In March 1960, Milton Obote moved very fast and negotiated with W.W. Rwetsiba to form one strong party which would be dominant in the west and north of Uganda.

They all agreed but Obote insisted that the word “CONGRESS” must be in the name of the new party, because CONGRESS was known everywhere in Uganda since its inception in March 1952 and what it did in the struggle to return Kabaka Mutesa from exile in 1953/1955 and the struggle for independence and national unity. They agreed on the name `Uganda Peoples Congress’ because the name embraced both sides.

Obote was also reportedly strategic in belonging to the Protestant religion. It is said the British helped him because they did not want to leave an independent Uganda in the hands of Catholics.

Baganda Protestants were victorious in the religious wars in Buganda in 1884 which took place between the Baganda Protestants and Baganda Catholics to decide which religion would rule Buganda. Protestantism became the ruling Religion in Buganda and Uganda during British colonial.

Obote outmaneuvers Kiwanuka

But in 1961, when general elections were held, the dominant Democratic Party (DP) won and its Catholic leader Ben Kiwanuka became prime minister ready for independence. Kiwanuka was in exactly, the same position as Akena finds himself in today; he had won the election and was waiting for his authority over independent Uganda to be achieved. Obote was the MP for Lango on the UPC ticket.

However, as the leaders of Uganda travelled to the Lancaster Constitutional Conference in London in 1961 to approve the 1962 Independence Constitution, Obote was busy scheming his most enduring outmaneuvere –against Ben Kiwanuka. Mark you, Ben Kiwanuka’s DP and the Uganda National Congress (UNC) had been the dominant parties in fighting for independence. Obote’s UPC was filled with `new comers’.

At the conference, Obote shrewdly sided with the “Mengo Baganda”, the Buganda Lukiiko “to the hilt” in its demand to make the Buganda Lukiiko appoint all the 21 Baganda Members of Parliament. That automatically blocked DP and Ben Kiwanuka from contesting for Parliament in Buganda in the September 4, 1962 General Elections before Independence on October 9, 1962.

Obote had the full backing of the then Kabaka of Buganda Sir, Edward Muteesa II, the Buganda Lukiiko and the Baganda in general. The Baganda, traditionally, could not divert from what the Kabaka wanted politically.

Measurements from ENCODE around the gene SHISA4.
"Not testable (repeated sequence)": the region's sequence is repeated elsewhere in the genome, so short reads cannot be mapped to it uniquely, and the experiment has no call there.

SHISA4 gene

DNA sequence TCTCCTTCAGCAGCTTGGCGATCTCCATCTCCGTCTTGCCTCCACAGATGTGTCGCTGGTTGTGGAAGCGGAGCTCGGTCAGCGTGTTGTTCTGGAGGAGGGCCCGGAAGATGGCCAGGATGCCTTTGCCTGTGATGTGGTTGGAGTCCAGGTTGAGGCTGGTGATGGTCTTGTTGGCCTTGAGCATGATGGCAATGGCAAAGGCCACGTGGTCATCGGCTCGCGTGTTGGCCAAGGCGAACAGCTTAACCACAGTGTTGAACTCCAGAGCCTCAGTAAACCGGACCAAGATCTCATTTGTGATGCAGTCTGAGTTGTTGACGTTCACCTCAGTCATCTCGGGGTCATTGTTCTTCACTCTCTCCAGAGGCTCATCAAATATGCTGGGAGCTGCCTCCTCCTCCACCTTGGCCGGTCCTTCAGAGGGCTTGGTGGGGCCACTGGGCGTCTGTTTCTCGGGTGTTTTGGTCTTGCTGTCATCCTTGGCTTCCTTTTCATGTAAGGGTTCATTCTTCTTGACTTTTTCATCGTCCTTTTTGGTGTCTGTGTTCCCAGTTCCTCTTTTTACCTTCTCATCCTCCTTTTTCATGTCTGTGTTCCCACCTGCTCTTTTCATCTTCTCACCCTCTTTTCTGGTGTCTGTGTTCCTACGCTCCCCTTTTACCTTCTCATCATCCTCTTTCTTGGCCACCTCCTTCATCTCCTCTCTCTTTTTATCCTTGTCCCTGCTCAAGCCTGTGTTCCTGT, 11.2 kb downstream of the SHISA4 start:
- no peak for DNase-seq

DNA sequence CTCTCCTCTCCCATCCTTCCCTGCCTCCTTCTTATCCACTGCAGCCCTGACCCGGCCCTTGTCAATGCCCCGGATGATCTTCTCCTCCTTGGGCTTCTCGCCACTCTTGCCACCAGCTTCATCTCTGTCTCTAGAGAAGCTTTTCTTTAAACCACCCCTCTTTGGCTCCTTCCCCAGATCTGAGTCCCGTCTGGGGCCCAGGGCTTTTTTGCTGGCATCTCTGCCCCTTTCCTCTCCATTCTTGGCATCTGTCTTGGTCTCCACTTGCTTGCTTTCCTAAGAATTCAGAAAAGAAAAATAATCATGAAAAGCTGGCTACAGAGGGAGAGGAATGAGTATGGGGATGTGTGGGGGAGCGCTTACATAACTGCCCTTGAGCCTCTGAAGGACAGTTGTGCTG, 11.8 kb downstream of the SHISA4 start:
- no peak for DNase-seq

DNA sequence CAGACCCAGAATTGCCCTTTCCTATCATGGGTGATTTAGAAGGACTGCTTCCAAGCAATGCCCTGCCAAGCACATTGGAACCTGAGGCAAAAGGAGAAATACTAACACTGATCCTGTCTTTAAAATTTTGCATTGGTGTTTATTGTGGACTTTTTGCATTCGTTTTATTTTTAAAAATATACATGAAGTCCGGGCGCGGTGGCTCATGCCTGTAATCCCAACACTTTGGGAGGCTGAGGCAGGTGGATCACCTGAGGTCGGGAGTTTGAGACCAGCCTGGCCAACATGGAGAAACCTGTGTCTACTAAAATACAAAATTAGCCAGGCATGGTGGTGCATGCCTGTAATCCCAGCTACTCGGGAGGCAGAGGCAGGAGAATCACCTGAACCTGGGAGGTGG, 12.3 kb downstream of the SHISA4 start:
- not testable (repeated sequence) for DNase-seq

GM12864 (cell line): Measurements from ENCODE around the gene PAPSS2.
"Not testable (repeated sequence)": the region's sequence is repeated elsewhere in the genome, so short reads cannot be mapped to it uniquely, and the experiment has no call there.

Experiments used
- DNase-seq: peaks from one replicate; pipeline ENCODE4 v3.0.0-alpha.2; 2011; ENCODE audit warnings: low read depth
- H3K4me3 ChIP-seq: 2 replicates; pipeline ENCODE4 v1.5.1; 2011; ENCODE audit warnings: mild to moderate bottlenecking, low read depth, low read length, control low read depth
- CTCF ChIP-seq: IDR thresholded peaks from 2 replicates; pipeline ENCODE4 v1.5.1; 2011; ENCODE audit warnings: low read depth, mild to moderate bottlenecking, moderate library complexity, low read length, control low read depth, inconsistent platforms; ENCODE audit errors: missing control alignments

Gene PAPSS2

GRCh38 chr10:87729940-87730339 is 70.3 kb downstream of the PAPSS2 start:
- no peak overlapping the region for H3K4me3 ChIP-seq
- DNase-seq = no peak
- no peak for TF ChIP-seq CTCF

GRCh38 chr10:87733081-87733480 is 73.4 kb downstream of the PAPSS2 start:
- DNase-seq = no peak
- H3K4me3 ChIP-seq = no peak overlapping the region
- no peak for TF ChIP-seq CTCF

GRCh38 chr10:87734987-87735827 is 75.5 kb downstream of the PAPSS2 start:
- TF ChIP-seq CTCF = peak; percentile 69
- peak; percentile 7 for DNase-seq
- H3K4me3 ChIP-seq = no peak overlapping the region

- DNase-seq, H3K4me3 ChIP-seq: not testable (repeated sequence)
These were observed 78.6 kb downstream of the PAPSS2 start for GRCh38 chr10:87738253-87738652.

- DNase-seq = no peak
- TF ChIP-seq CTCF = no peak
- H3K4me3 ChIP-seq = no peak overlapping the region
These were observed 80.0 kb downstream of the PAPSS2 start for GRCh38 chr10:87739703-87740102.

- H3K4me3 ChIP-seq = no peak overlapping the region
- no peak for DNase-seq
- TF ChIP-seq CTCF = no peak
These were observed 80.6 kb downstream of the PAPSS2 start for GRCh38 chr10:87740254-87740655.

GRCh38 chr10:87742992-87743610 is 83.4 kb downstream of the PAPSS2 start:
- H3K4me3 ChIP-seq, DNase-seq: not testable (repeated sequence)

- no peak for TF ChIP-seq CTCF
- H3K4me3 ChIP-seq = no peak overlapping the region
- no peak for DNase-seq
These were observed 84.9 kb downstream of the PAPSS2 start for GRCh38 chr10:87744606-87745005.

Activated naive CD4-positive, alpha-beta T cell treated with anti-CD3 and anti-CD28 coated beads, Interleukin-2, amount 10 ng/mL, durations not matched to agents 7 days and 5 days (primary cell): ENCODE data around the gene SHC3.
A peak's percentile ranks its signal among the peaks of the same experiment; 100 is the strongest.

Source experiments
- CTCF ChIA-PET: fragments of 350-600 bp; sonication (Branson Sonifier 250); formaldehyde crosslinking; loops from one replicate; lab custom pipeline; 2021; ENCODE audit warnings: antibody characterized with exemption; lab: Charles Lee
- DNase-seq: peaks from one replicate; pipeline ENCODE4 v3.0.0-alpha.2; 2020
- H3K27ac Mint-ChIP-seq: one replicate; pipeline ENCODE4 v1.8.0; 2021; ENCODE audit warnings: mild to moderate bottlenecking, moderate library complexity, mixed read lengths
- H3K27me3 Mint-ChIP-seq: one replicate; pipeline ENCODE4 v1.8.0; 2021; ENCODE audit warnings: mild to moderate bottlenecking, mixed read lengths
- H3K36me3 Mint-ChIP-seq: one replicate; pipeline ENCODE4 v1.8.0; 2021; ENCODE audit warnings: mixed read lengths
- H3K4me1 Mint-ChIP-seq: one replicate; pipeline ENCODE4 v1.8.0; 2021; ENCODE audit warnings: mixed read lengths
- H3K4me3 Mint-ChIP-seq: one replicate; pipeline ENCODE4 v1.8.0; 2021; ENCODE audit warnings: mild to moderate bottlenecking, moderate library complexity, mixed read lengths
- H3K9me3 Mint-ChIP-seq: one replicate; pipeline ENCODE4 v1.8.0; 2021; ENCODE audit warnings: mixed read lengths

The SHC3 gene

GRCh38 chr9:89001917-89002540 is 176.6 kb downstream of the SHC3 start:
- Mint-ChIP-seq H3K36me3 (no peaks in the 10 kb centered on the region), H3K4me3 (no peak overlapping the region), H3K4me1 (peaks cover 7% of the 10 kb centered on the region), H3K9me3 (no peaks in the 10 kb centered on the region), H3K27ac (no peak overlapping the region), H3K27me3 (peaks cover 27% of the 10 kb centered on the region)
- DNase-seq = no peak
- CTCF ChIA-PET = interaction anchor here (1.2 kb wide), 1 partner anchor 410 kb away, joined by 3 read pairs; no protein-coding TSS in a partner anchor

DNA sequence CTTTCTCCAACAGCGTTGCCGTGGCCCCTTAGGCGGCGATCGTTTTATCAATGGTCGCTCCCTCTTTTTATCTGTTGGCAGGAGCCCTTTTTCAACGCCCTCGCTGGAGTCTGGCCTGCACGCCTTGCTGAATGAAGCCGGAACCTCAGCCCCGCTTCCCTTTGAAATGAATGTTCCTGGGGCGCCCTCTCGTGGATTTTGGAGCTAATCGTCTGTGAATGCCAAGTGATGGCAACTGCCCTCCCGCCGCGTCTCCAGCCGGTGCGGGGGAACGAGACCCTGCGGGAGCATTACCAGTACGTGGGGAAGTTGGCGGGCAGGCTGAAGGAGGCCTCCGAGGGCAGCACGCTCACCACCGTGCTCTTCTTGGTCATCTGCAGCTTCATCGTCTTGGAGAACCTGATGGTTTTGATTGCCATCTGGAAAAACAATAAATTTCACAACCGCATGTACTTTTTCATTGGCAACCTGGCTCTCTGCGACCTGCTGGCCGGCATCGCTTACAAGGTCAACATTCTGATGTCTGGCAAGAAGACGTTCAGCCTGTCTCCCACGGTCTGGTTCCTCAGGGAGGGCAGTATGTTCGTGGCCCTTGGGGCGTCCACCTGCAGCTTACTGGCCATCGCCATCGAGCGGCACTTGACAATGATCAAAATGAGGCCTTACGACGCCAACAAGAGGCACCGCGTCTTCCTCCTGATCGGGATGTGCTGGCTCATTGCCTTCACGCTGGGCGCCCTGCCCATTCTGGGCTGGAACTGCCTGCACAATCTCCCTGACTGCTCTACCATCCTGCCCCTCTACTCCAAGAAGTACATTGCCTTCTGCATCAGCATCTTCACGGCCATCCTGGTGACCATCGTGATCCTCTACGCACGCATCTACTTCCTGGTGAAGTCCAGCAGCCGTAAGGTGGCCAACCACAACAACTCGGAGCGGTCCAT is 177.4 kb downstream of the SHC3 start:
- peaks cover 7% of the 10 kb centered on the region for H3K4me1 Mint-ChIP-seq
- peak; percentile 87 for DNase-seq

The Baganda truly liked Obote and composed a Luganda song – “Akalulu k’Obote yekka”, meaning that “the vote was for Obote only”.

When the elections were held both DP and UPC got an equal number of seats outside Buganda. The Buganda Lukiiko was the deciding factor to choose which party to support and it gains a majority in Parliament so as to form the Independence Government of Uganda.

The Buganda Lukiiko passed a resolution authorising Kabaka Yekka (KY) party to form a political alliance with UPC/Obote. Milton Obote became the prime minister of Uganda and his Party UPC and KY formed a coalition government which operated until May 24, 1966.

From then on, the Baganda hated Obote bitterly until his death in exile in Zambia in 2005. They hated him because of the “Mengo Hill Crisis” of May 24, 1966 when Obote sent his troops to attack the Kabaka as a result of a serious political disagreement which developed between the two, the Kabaka and Obote.

As a result of this crisis, the Kabaka fled into exile in the United Kingdom where, it was alleged, that he was poisoned by Obote’s secret agent at his birthday party on November 19, 1969.

After the Kabaka fled, Parliament elected Obote the President of Uganda and he straight away abolished the Buganda Kingdom and other Kingdoms in Uganda as well as other cultural institutions and finally Uganda was declared a Republic in 1967. But a few years later, in 1971, Obote was ousted in a military coup by Gen. Idi Amin who was ousted in 1979.

But soon after, Obote again played some amazing political gymnastics that saw him become president for the second time in December 1980 after general elections that were disputed.

The Democratic Party is said to have actually won 75 seats out of the 108 members of the National Assembly at that time. But Paul Muwanga, who was the Chairman of the then ruling “Military Commission” and Head of State at that time awarded victory to UPC/Obote. Muwanga had the support of the Tanzanian armed forces which were still in the country after overthrowing President Idi Amin in April 1979.

Milton Obote was sworn in as the President and Paul Muwanga became the President. Their Government was opposed by the people right from the start until when it was overthrown on July 27, 1985 by General Tito Okello Lutwa and General Bazilio Okello.

It is clear that Obote was a shrewd politician. He was also lucky that God gave him a high quality of natural intelligence and political smartness. He was also greatly helped by fate and friends to acquire political fame and leadership in Uganda.

Akena’s turn

His son Jimmy Akena, who was born in 1967, had a lot of time to learn political tactics from his father who died in 2005 aged 79.

Akena has grown up as a political animal. He was bare four-years old when his father was ousted for the first time in 1971 and he was 18 years old when his father was ousted for the second time in 1985. He has also been greatly groomed by his politically stable mother, Miria Kalule Obote.